Greg Hamblock is running and walking through the Utah landscape these days, part of a cross-country tour.
He’s asking people he meets along the way to help him raise funds for two children he met while tutoring at a homeless shelter in Baton Rouge, La.
Hamblock, 25, hopes to reach the Miami suburbs by early November. By then, he hopes he will have collected enough funds to give the children enough money to give them a private school education and give them a head start in life they would not have otherwise.
Havre was something of a second home for Hamblock when he was growing up. His parents, Patti and Mike Hamblock, were from Havre. His grandparents on both sides were Havreites, and he has aunts and uncles still here, though Hamblock himself graduated from Butte schools.
This weekend, he was traveling the hilly terrain east of Salt Lake city, recalling his chance meeting with Chris and Megan Bonds, then 5 and 3, in Baton Rouge in 2009.
Hamblock was tutoring third-graders under a volunteer program, when one day he and fellow volunteers visited young people at a homeless shelter.
“One little boy was kind of bugging me all day, ” he said. “He was a real cute kid. ”
That was Chris.
Chris’ mom told Hamblock that he was in dire need of positive male role models and asked him to help.
As time went on, the family found an apartment, and Hamblock continued to visit them.
When his time in Baton Rouge was over, he kept in touch with the kids. The kids were charming and smart, and he wanted to help them from going down the wrong road, like so many Baton Rouge children he met.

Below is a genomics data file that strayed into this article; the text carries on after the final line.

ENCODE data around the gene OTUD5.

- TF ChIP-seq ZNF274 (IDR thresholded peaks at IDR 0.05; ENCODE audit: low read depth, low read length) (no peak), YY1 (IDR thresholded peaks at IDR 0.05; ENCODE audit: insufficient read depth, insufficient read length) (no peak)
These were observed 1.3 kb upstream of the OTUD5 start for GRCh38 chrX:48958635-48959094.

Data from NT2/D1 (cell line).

The elementary schools were bad, he thought, but the middle and high schools were awful.
“The middle and high schools were violent-filled and drug infested, ” he said.
He talked to friends about ways he might be able to finance a private school education for them.
“I was just trying to find a way to pay for it, ” he said.
He thought $60,000 would provide the kids with a start toward a private school education, and set that as something of a tentative goal.
He decided he would walk and run across country — from the state of Washington to Miami. That combined with scholarships and other funding might get the children through high school at a private school.
So, he started his tour, using a modified shopping cart to carry his personal belongings.
Unlike others on similar trips, he is alone on his trip — there is no accompanying car.
He’s trained himself in how to deal with the media, getting attention for his walk.
On a normal day, he starts at 9 or 9:30 a. m. and walks and runs until after dark.
He often stays at campsites or national parks. Occasionally he treats himself to a motel room.
Raising money was slow at first, he said, but it’s starting to pick up, after he received media attention in Boise, Idaho, and Salt Lake City, Utah.
“I am just amazed at the quality of the people I’ve met along the way, ” he said.
Often motorists stop him, asking if they can help. When he explains his work, they offer contributions. Others stop to give him food.
Initially, he thought he would reach his destination in late October, now, he thinks it may be early November.
The trip is timed so that he will go through the North during the hot summer, and then end up in the South while it is still hot. But that doesn’t deter him.
“I am going to finish, ” he said. “I’m sure I will. ”